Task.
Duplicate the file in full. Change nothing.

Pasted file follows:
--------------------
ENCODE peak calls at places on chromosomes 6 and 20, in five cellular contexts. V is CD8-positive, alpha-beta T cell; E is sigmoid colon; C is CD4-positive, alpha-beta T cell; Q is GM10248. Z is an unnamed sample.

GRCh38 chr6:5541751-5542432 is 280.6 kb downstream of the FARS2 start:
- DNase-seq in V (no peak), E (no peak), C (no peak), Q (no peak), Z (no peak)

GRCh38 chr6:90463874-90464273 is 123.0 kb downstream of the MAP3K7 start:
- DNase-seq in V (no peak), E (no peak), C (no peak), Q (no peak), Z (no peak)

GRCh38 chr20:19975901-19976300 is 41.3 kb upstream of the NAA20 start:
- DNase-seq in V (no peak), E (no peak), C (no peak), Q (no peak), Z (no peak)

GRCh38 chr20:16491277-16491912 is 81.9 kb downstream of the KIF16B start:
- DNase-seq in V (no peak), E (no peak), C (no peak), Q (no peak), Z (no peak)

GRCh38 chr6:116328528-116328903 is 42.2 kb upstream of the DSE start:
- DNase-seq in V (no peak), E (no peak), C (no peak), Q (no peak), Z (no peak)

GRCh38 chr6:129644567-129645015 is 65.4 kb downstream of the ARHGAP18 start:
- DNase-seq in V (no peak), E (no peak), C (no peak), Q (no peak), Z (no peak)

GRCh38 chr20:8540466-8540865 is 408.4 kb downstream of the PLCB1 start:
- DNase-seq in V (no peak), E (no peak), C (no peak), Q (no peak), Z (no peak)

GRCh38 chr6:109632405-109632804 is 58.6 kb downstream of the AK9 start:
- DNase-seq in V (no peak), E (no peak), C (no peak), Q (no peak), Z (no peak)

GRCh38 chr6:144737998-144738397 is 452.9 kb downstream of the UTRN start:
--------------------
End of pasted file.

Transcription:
ENCODE peak calls at places on chromosomes 6 and 20, in five cellular contexts. V is CD8-positive, alpha-beta T cell; E is sigmoid colon; C is CD4-positive, alpha-beta T cell; Q is GM10248. Z is an unnamed sample.

GRCh38 chr6:5541751-5542432 is 280.6 kb downstream of the FARS2 start:
- DNase-seq in V (no peak), E (no peak), C (no peak), Q (no peak), Z (no peak)

GRCh38 chr6:90463874-90464273 is 123.0 kb downstream of the MAP3K7 start:
- DNase-seq in V (no peak), E (no peak), C (no peak), Q (no peak), Z (no peak)

GRCh38 chr20:19975901-19976300 is 41.3 kb upstream of the NAA20 start:
- DNase-seq in V (no peak), E (no peak), C (no peak), Q (no peak), Z (no peak)

GRCh38 chr20:16491277-16491912 is 81.9 kb downstream of the KIF16B start:
- DNase-seq in V (no peak), E (no peak), C (no peak), Q (no peak), Z (no peak)

GRCh38 chr6:116328528-116328903 is 42.2 kb upstream of the DSE start:
- DNase-seq in V (no peak), E (no peak), C (no peak), Q (no peak), Z (no peak)

GRCh38 chr6:129644567-129645015 is 65.4 kb downstream of the ARHGAP18 start:
- DNase-seq in V (no peak), E (no peak), C (no peak), Q (no peak), Z (no peak)

GRCh38 chr20:8540466-8540865 is 408.4 kb downstream of the PLCB1 start:
- DNase-seq in V (no peak), E (no peak), C (no peak), Q (no peak), Z (no peak)

GRCh38 chr6:109632405-109632804 is 58.6 kb downstream of the AK9 start:
- DNase-seq in V (no peak), E (no peak), C (no peak), Q (no peak), Z (no peak)

GRCh38 chr6:144737998-144738397 is 452.9 kb downstream of the UTRN start: